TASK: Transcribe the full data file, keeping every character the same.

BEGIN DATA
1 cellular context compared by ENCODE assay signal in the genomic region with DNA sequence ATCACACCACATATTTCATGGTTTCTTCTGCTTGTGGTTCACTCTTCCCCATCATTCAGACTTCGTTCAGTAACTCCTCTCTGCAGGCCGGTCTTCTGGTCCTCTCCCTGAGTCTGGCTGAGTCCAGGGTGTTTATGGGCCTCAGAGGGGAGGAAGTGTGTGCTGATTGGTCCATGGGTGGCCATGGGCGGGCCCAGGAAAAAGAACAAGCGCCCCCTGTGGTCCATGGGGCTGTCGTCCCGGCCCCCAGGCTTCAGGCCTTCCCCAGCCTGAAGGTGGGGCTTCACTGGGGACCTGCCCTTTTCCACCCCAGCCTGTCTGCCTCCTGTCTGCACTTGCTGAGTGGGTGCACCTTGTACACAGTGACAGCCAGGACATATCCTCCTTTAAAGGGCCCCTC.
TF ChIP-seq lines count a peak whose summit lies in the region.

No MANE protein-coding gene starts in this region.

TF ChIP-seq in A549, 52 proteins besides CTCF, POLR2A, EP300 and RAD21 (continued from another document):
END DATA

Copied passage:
1 cellular context compared by ENCODE assay signal in the genomic region with DNA sequence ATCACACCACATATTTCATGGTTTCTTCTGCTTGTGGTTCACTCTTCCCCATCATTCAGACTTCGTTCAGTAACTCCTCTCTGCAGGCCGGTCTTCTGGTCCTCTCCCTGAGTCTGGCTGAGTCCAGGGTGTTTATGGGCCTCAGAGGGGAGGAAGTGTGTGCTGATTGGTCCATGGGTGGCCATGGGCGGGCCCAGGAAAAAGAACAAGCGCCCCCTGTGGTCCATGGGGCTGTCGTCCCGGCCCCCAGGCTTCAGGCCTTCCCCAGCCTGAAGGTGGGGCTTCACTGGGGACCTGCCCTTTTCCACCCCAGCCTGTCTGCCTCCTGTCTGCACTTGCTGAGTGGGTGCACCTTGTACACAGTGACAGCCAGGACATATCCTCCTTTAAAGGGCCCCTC.
TF ChIP-seq lines count a peak whose summit lies in the region.

No MANE protein-coding gene starts in this region.

TF ChIP-seq in A549, 52 proteins besides CTCF, POLR2A, EP300 and RAD21 (continued from another document):